• H2 + O2 • H2O • Zn + H2SO4 • HgO • KBr + Cl2 • AgNO3 + NaCl • Mg(OH)2 + H2SO3 #5 – Combustion Reactions • Combustion means ______________________________ • Normally, a compound composed of only C, H, (and maybe O) is reacted with oxygen – usually called _________________________________ • If the combustion is complete, the products will be CO2 and H2O. • If the combustion is incomplete, the products will be CO (or possibly just C) and H2O.Combustion Reaction Examples: • C4H10 + O2 (assume complete) • C4H10 + O2 (incomplete) • C6H12O6 + O2 (complete) • C8H8 + O2 (incomplete)SUMMARY: An equation... • Describes a reaction • Must be balanced in order to follow the Law of Conservation of Mass • Can only be balanced by changing the __________________________ • Has special symbols to indicate the physical state, if a catalyst or energy is required, etc.Reactions
• Come in 5 major types. • We can tell what type they are by looking at the reactants. • Single Replacement happens based on the Activity Series • Double Replacement happens if one product is: 1) a precipitate (an insoluble solid), 2) water (a molecular compound), or 3) a gas.Name ________________________________________ Date _____________________ 11.2 Section Review
1. Balance each equation. Identify each as to what type of reaction it is.a. Pb(NO3)2 + K2CrO4 PbCrO4 + KNO3b. Cl2 + KI KCl + I2c. C3H6 + O2 CO2 + H2Od. Al(OH)3 Al2O3 + H2Oe. Li + O2 Li2Of. HCl + Fe2O3 FeCl3 + H2Og. MgCO3 MgO + CO2h. Ba(CN)2 + H2SO4 BaSO4 + HCN2. Complete and balance an equation for each reactiona. CaI2 + Hg(NO3)2 b. Al + Cl2 c. Ag + HCl d. C2H2 + O2 e. MgCl2 f. H2O2 3. What three types of products drive double-replacement reactions Section 11.3 Reactions in Aqueous SolutionOBJECTIVES:
• Describe the information found in a net ionic equation.• Predict the formation of a precipitate in a double replacement reaction.Net Ionic Equations• Many reactions occur in water- that is, in ___________________________________• When dissolved in water, many ionic compounds “dissociate”, or separate, into cations and anions• Now we are ready to write an ionic equation• Example (needs to be a double replacement reaction) AgNO3 + NaCl → AgCl + NaNO31. this is the full balanced equation2. next, write it as an ionic equation by splitting the compounds into their ions:________ + ________ + ________ + ________ → ________ + ________ + _______*Note that the AgCl did not ionize, because it is a “precipitate”3. simplify by crossing out ions not directly involved (called spectator ions) _________ + _________ → __________This is called the __________________________________________Let’s talk about precipitates before we do some other examplesPredicting the Precipitate• Insoluble salt = a precipitate• General solubility rules are found: a) Table 8.3, p. 227 in textbook b) Reference section - (back of textbook) c) Table F in your reference tablesLet’s do some examples together of net ionic equations, starting with these reactants:BaCl2 + AgNO3 →NaCl + Ba(NO3)2 →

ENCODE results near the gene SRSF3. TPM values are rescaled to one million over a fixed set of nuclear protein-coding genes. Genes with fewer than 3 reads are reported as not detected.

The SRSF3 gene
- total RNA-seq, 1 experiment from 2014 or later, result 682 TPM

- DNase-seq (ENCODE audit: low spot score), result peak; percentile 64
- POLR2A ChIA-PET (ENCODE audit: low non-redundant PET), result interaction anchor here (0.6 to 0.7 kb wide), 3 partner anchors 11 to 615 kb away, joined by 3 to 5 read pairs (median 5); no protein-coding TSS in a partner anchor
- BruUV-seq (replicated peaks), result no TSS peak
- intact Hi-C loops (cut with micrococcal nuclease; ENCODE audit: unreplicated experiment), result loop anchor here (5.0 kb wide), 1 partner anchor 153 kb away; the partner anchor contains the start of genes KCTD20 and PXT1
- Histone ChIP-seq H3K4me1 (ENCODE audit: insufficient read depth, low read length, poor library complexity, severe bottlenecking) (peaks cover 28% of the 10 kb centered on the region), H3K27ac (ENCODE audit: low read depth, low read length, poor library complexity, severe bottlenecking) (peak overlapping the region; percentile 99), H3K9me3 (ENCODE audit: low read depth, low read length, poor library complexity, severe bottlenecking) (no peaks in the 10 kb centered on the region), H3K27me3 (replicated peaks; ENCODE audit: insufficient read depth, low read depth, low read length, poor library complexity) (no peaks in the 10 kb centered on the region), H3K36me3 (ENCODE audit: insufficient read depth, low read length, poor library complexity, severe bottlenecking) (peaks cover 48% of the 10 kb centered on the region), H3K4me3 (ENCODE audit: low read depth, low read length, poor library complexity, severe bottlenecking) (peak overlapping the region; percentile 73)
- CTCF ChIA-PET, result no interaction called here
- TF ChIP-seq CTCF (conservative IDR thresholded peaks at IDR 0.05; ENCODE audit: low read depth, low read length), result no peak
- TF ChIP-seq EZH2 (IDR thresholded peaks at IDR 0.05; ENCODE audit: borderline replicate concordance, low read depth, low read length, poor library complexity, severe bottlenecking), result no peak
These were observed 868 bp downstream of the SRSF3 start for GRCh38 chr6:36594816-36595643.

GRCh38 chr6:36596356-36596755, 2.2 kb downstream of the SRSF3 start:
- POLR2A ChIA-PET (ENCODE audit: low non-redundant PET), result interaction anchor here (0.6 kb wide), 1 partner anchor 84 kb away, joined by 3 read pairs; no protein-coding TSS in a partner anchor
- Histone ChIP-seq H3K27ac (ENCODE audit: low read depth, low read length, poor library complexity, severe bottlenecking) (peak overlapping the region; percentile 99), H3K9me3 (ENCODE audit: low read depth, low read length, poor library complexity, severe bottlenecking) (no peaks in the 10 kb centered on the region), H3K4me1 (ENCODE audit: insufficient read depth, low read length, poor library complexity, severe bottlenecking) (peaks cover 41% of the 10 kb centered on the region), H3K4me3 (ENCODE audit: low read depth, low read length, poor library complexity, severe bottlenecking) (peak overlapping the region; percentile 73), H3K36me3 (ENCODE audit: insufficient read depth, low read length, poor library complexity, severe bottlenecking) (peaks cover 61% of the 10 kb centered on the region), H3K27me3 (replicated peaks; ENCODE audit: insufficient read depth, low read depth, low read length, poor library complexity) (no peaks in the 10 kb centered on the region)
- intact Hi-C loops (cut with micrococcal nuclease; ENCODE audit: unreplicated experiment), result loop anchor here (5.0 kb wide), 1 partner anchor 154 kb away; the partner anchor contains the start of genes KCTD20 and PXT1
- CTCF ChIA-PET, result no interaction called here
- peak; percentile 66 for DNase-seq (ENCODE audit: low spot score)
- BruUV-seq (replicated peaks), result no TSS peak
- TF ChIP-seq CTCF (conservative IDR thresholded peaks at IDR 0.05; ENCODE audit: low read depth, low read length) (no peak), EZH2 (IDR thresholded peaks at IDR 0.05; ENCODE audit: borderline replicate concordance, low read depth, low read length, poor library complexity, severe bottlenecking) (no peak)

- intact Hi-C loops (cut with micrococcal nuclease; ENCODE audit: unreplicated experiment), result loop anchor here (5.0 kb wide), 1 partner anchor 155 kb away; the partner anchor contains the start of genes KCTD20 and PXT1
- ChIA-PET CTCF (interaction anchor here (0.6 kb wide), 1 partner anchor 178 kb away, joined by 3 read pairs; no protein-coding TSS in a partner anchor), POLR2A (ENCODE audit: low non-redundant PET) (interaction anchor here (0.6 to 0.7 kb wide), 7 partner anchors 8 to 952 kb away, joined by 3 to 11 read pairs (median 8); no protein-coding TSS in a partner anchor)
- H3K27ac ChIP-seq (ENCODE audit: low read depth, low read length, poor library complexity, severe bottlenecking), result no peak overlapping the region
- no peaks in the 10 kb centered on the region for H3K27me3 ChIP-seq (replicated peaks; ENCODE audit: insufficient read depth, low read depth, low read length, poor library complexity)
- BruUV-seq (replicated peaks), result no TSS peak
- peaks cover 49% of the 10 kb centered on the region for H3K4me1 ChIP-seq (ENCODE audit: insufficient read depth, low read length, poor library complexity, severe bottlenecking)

Name ______________________________________ Date _______________________ 11.3 Section Review
1. Write a balanced net ionic equation for each reaction.a. Pb(NO3)2 (aq) + H2SO4 (aq) PbSO4 (s) + HNO3 (aq)b. Pb(C2H3O2)2 (aq) + HCl (aq) PbCl2 (s) + HC2H3O2 (aq)c. Na3PO4 (aq) + FeCl3 (aq) NaCl (aq) + FePO4 (s)d. (NH4)2S (aq) + Co(NO3)2 (aq) CoS (s) + NH4NO3 (aq)2. Write a net ionic equation for each reaction.a. HCl (aq) + AgNO3 (aq) b. Pb(C2H3O2)2 (aq) + LiCl (aq) c. Na3PO4 (aq) + CrCl3 (aq) 3. Identify the spectator ions in each reaction in Problem 2.a.b.c.4. Identify the precipitate formed when solutions of these ionic compounds are mixed.a. H2SO4 + BaCl2 b. Al2(SO4)3 + NH4OH c. AgNO3 + H2S d. CaCl2 + Pb(NO3)2 e. Ca(NO3)2 + Na2CO3